While preparing to write this post, I learned that Savion Glover was actually a regular on Sesame Street from 1990 to 1995. That means there's probably a whole bunch of lucky 30-something-year-olds out there who grew up with Savion...and tap dancing! That makes me so happy. 

In case you'd like to see Savion Glover in action, or simply feel like reminiscing about Sesame Street, I'm going to leave you with a few videos. The first is of a young Savion playing a rhyming game in which he rhymes/raps while dancing out a bunch of words that rhyme with "tap." It's adorable...and infectious!

The second video, also from Sesame Street, stars both Savion Glover AND Gregory Hines, who was one of Savion's teachers. What a treat to see two generations of tap legends together on--in my humble opinion--the best children's show ever created...

And the final video is a clip of a more mature Savion Glover dancing, in 2002, with the cast of the Tony Award-winning musical Bring in 'da Noise, Bring in 'da Funk during a telethon for the Muscular Dystrophy Association. Wowza!

Learn more about This Is Tap: Savion Glover Finds His Funk from publisher Holiday House here. You can also read this blog post from the University of Michigan's University Musical Society for a brief introduction to the very interesting, but complex, history of tap dance in America. 

Monday, October 31, 2022

Ride, Roll, Run: Time for a Fun Giveaway!

Happy Halloween to all who celebrate! No tricks from me today, but I do have a treat -- a giveaway of the fabulous new picture book Ride, Roll, Run: Time for Fun! by Valerie Bolling and Sabrena Khadija! Leave a comment at the end of this post to enter, and make sure to subscribe to the comments to find out the results. I'll choose a random winner when the giveaway closes at 11:59 pm EST on November 7th!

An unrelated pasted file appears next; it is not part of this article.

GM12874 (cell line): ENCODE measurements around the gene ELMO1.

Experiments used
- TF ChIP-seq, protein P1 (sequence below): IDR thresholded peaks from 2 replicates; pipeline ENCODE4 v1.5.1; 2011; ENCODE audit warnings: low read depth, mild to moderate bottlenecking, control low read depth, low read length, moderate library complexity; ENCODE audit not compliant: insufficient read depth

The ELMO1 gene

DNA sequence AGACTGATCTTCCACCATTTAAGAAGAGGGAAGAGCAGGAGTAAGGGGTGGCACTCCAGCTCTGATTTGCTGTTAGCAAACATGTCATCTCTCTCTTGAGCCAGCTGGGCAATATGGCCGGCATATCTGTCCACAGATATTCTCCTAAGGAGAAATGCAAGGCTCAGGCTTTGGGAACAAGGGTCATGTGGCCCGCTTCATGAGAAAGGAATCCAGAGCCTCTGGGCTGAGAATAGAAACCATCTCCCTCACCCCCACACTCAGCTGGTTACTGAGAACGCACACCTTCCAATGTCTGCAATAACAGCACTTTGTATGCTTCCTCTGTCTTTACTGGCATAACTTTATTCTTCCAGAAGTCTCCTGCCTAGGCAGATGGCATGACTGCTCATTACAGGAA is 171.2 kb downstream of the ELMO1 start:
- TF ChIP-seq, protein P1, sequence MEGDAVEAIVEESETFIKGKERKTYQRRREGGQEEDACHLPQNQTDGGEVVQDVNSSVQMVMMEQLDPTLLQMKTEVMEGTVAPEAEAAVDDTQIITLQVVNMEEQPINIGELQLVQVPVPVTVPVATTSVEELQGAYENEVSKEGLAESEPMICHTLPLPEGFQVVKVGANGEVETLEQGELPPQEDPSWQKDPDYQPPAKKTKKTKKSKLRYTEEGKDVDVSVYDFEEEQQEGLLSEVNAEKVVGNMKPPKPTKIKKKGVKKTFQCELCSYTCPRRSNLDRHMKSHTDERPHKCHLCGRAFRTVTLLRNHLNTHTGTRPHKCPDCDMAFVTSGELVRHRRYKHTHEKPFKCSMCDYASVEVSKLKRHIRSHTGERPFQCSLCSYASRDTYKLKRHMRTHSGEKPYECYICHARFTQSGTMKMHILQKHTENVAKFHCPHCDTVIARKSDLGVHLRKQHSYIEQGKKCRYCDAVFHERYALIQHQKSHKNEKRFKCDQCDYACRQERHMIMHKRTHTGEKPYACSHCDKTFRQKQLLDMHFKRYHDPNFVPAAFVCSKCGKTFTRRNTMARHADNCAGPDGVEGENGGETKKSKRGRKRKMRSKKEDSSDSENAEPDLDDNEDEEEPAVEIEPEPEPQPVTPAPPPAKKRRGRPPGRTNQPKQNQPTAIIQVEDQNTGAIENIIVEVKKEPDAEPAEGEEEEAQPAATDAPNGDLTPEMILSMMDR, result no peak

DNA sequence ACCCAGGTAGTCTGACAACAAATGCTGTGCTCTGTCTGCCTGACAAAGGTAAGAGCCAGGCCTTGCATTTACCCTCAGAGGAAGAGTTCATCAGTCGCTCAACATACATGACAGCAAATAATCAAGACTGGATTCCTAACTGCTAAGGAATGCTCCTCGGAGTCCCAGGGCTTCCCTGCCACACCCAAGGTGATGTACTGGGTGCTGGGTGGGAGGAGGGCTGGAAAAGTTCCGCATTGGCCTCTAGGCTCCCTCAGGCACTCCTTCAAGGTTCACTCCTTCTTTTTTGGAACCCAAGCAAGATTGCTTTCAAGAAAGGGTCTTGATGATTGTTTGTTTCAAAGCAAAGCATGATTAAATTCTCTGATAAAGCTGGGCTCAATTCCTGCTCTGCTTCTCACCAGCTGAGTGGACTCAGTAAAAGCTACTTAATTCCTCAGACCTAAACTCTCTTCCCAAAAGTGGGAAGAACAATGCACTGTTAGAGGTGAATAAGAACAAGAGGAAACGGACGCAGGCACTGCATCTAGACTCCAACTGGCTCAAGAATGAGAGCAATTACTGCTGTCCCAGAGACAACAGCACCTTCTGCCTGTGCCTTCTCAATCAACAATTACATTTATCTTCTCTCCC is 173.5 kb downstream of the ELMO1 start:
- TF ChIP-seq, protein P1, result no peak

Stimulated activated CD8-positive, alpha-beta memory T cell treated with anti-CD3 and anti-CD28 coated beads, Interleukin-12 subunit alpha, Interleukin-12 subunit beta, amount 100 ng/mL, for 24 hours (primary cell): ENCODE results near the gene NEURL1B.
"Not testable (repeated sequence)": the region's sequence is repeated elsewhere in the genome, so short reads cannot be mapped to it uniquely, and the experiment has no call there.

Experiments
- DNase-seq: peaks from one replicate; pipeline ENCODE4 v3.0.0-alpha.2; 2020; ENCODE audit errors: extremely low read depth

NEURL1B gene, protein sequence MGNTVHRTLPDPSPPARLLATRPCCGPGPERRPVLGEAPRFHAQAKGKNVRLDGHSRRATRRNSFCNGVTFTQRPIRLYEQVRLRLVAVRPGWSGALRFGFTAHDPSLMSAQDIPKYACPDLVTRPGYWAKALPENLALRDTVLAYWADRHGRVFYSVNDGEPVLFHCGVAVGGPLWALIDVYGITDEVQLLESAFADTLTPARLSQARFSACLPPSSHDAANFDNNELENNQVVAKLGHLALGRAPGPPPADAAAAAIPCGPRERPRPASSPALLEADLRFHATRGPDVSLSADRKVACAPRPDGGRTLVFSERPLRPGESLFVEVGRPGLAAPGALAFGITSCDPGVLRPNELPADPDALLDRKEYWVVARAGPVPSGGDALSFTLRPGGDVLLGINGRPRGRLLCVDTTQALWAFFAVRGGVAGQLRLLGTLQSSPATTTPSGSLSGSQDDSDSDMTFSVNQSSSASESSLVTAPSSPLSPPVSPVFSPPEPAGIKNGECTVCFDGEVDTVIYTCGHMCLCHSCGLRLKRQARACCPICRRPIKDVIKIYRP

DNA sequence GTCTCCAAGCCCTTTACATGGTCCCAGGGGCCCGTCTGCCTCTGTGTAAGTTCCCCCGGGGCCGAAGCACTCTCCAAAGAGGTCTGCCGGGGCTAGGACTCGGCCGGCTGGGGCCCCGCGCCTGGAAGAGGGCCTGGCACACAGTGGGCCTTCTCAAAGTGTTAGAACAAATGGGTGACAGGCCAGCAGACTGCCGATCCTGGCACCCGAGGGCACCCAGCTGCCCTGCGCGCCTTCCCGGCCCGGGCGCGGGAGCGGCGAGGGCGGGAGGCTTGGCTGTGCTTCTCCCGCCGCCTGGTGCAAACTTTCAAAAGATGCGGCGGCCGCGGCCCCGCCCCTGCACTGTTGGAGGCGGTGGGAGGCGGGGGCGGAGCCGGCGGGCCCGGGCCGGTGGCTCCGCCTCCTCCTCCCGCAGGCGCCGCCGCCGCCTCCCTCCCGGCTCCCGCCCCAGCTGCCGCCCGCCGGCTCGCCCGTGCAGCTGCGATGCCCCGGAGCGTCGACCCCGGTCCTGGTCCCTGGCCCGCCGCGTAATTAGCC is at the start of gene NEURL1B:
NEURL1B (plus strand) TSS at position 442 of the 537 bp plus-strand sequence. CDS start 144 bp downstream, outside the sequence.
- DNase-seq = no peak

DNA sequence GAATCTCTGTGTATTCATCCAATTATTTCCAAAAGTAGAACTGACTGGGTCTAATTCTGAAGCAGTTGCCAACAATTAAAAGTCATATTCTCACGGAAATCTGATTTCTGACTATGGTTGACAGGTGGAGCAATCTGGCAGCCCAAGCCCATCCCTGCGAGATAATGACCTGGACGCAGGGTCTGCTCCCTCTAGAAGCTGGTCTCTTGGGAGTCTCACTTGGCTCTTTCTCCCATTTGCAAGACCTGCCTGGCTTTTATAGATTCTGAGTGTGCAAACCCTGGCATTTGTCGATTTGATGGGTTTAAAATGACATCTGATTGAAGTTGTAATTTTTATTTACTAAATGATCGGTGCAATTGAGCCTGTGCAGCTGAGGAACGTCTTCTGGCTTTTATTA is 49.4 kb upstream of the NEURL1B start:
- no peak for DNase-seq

Children's author Valerie Bolling burst onto the scene in 2020 with her debut picture book, Let's Dance!using joyful rhythm and rhyme to celebrate dance and diversity around the world. Her new picture book, Ride, Roll, Run: Time for Fun! is another joyful ode to childhood, this time celebrating community and friendship. you can tell from the's full of movement! 

The book begins just as a school day ends, and a diverse group of students make their way into the neighborhood for a fun afternoon. They play on skateboards, bikes, and jungle gyms. They make music and dance, play double dutch, and shoot hoops. They partake in nearly every activity you might imagine children would enjoy outside in the streets!

The beautiful digital art by Sabrena Kadija adds a retro flair to the book. Maybe it's the color palette, or the big-rimmed glasses some of the children are wearing, but the art combined with the concept of the book transports me back to my own my own memories of playing outside with my brothers or other neighborhood kids for hours on end after school or on the weekends. 

Perhaps I am in a nostalgic mood, but reading this picture book also brings back memories of the many hours I spent watching Sesame Street as a child. The diversity, the childhood innocence, and all that neighborly love! 

Sesame Street holds a very special place in my heart, and now Ride, Roll, Run: Time for Fun! does, too!

So...I know I said "no tricks from me" at the beginning of this post, but I may have misspoke. I do have one little trick...I'll give you an extra entry in the giveaway if you answer this question in the comments: Which movement from the title of the book do you prefer? Riding? Rolling? Running?

Thanks for reading all the way through!

Tuesday, March 8, 2022

A Celebration of Women...and a Giveaway!

For so many families, the past two years been tumultuous--saturated with unexpected changes, necessary adjustments, and a heavy dose of soul searching along the way. That's how it's been for my family, so unfortunately my blog didn't get much attention during the thick of it all. But...I am back. I am ready to reboot my blog. I am ready to talk some more about picture books and dance!!

Since it is International Women's Day, what better way to celebrate than to feature a picture book full of women who both made history and informed the future, helping pave the way for so many who came after them. And this is Picture Books & Pirouettes, after all, so this book must be about dancers :)